The conclusion of the Second World War in 1945 opened the way for Puerto Rican planners and statesmen, including the Commonwealth’s first elected governor, Luis Muñoz Marín, to push for a redefinition of the island’s legal status. In 1952 the creation of the Commonwealth with Muñoz Marín at the helm, gave the island’s leadership the opportunity to develop a framework for Puerto Rican economic recovery. Industrialization and modernization of Puerto Rico, known as Operation Bootstrap, rested on three major components:

1) industrialization by invitation: the inducement of American corporations to relocate in Puerto Rico in exchange for lucrative tax benefits;

(2)  a cheap labor pool, educated in the English language and under a U.S. imposed curriculum;

(3) proposed emigration of over a third of the island’s population, a security measure to insure the plan’s viability. 

Praised as a model for democratic and capitalistic development, Bootstrap attracted worldwide attention. Indeed, Bootstrap appeared to have worked miracles over the first decades of implementation. Advances in the island’s standard of living were evident in several spheres. Indicators for the period 1954–1964 pointed to a myriad of socio - economic improvements; life expectancy rose by ten years, and the birthrate declined by five percent. Per capita income doubled as the labor force shifted from an agrarian-based economy to an industrial one. School enrollments also increased. In sum, the United States could point to Puerto Rico as a showcase for capitalism and democracy in the Caribbean at a time when Castro’s Cuba was undergoing its own dramatic political and economic transformations under Marxist-Leninist ideology.[6]

To insure the success of industrialization, however, emigration was promoted aggressively, for it was indeed the “safety valve” envisioned by the plan’s architects. A shift in the economic base from agriculture to manufacturing and tourism was expected to result in minimum incorporation of the island’s agrarian work force. The excess population would be curtailed by at least two strategies. One was the active recruitment of laborers by continental enterprises. This included seasonal migrant workers as well as voluntary émigrés, supposedly leaving of their own accord and heading for urban areas. The other was the marketing of female sterilization as a means to control what was viewed as a “surplus,” or overpopulation.[7]   Women were increasingly important for factory employment as many of the initial companies lured to Puerto Rico were in the garment production business. Production in the marketplace could ill afford to compete with biological reproduction, and persuasive public relations campaigns encouraging limitations in family size blanketed the island. The benefits of having two children per family were not only reinforced in the media that sold the idea as the gateway to middle class status, but also surreptitiously in the school curriculum, health care counseling centers and government offices.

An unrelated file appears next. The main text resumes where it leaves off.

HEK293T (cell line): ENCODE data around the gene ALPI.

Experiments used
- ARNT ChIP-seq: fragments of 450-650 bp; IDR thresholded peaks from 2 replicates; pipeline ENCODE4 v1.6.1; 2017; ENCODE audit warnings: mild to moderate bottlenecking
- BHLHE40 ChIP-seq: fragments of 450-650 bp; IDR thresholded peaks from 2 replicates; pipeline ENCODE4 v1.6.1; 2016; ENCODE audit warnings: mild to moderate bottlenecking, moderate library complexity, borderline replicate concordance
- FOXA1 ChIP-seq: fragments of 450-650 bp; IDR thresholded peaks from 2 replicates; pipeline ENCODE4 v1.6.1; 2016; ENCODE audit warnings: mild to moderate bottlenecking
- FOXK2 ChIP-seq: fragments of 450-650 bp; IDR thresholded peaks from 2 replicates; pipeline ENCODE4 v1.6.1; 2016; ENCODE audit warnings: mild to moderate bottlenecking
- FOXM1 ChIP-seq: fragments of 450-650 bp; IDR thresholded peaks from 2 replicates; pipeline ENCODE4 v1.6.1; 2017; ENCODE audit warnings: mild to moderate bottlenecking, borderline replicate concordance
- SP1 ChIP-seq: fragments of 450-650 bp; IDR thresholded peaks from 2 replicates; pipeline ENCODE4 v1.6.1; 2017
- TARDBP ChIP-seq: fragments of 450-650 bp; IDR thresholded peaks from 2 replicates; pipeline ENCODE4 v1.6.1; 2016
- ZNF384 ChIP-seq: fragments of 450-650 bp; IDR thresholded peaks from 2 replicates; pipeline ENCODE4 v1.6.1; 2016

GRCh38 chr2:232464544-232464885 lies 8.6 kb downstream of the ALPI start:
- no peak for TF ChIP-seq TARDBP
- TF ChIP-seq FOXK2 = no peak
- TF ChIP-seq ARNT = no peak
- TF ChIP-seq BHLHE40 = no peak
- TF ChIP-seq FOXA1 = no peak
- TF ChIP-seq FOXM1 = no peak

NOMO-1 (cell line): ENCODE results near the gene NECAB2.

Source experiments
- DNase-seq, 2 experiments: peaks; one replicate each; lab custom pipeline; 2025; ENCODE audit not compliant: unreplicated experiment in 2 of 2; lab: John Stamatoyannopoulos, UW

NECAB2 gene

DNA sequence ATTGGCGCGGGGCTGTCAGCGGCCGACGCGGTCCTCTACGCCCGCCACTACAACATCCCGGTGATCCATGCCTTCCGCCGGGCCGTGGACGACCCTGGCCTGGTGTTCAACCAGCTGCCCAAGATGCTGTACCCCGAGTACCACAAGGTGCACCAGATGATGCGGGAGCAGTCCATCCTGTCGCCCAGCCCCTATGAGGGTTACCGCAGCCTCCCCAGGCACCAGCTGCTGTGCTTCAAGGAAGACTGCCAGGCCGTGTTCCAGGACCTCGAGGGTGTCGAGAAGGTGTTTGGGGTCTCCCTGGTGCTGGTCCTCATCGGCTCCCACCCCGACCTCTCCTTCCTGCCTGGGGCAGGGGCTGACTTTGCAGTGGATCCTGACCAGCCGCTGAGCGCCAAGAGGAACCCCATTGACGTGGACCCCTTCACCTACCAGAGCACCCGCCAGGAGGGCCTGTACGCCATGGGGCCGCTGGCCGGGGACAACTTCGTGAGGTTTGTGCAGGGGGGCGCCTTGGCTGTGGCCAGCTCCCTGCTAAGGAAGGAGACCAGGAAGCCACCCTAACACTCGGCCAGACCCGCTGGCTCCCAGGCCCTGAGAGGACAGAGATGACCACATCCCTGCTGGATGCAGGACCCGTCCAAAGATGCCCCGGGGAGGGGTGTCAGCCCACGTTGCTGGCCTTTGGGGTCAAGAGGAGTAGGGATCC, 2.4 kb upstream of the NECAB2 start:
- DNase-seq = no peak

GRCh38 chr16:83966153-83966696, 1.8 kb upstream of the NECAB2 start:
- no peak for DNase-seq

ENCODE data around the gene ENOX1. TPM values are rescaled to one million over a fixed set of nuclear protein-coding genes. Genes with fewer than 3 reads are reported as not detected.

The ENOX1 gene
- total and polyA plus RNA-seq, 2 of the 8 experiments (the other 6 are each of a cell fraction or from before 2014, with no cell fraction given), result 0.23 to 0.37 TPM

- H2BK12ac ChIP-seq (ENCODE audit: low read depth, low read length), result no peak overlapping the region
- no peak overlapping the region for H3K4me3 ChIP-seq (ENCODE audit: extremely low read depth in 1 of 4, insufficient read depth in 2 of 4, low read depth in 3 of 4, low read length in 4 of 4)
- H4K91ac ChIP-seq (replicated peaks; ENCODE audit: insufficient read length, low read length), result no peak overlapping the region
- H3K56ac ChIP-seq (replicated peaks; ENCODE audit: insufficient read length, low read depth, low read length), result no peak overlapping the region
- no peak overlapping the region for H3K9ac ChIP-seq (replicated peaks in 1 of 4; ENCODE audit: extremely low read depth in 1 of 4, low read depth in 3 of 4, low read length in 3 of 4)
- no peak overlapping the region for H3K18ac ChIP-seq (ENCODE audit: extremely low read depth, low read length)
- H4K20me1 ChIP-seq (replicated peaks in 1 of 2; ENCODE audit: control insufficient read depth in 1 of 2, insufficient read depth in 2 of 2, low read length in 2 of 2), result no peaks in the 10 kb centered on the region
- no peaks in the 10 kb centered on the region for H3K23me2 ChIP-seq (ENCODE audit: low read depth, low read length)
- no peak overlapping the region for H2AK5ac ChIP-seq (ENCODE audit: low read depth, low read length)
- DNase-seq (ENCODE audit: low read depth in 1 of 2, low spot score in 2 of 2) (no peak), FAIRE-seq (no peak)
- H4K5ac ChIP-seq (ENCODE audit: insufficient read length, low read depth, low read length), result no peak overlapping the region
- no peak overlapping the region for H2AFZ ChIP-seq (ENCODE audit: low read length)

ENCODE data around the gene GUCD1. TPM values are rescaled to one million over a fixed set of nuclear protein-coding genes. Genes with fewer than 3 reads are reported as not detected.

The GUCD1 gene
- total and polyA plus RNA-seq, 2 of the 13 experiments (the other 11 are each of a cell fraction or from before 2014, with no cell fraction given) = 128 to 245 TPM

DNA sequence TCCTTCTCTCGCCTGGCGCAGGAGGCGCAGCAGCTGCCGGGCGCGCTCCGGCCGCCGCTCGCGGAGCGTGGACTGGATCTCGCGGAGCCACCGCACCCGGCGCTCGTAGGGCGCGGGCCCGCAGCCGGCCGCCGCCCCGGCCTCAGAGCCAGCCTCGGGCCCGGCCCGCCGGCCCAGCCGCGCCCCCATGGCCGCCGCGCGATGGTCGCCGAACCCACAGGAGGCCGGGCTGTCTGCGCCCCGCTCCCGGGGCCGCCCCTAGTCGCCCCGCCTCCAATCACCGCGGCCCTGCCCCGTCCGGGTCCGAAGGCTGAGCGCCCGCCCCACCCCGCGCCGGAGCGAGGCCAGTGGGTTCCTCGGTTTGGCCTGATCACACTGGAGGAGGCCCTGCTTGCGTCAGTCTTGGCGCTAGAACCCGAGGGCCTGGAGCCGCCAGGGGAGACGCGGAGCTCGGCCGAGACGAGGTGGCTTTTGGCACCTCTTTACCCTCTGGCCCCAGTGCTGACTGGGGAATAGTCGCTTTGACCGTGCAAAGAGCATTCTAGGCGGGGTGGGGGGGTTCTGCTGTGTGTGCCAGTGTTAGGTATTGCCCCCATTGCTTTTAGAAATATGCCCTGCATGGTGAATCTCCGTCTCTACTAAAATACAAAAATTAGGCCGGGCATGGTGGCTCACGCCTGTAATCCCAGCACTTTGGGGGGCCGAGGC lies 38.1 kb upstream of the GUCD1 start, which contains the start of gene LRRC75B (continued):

The onset of the 70s revealed the darker side of Operation Bootstrap, however, for it indeed failed to generate employment as promised. Thousands were displaced from the land as King Sugar gave way to industry. The radical decline of this sector not only translated into mass unemployment, but indicated as well an increase in imported staples and other products vital for survival. Fully two-thirds of the island’s total population of 3.5 million qualified for food stamps when that federal program was extended to the island in 1978. Dependency on food stamps and other government assistance programs formed part of the net U.S. disbursements that increased from $608 million in 1970 to $2,381 million in 1977.[8]

Profits accrued to corporations under Bootstrap rarely remained in Puerto Rico. As the initial manufacturing and tourism phase of Operation Bootstrap outlived its usefulness, efforts to bolster profit margins hinged on the introduction of heavy industries, pharmaceuticals and petrochemicals. A highly technical phase of production, these industries required a highly skilled and educated work force. In time, these corporations, particularly the petrochemical, would contribute to the destruction of the island’s ecological system.

Finally, the relocation of American franchises to the island helped create a consumer class for U.S. products that reinforced dependency on an unprecedented scale. Not only did Puerto Ricans consume American burgers, pizzas and hot dogs; listen to American music; wear American clothes and see American movies, but industrialization and modernization whetted the appetite for cultural commodities that tested the very core of traditional island society.

In spite of the rapid incorporation of Puerto Rican labor into the continental economy at the start of the “Great Migration”, their status proved tenuous. The occupational sectors they came to fill were often on the brink of decline or marginalization. As early as the 1960s, the brunt of increasing joblessness fell heavily on Puerto Ricans and other minorities because the sectors in which they were employed gradually deteriorated. Among the multiple causes were foreign competition and the shift from industry to technology in northeastern and middle Atlantic States, the major sectors where Puerto Rican labor concentrated. As these sectors suffered contraction, Puerto Rican workers faced limited employment prospects. Jobs disappeared, lost to technological changes in the forces of production and automation, and knowledge of computers or high-speed technology became essential. Although conditions were subject to regional variations, in New York City and the surrounding metropolitan area, fundamental changes took place. Significant declines in manufacturing forced firms to relocate off shore, or to other regions of the country where favorable economic projections were more likely. Some companies moved to the sunbelt region, where the labor pool was large and less expensive.[9]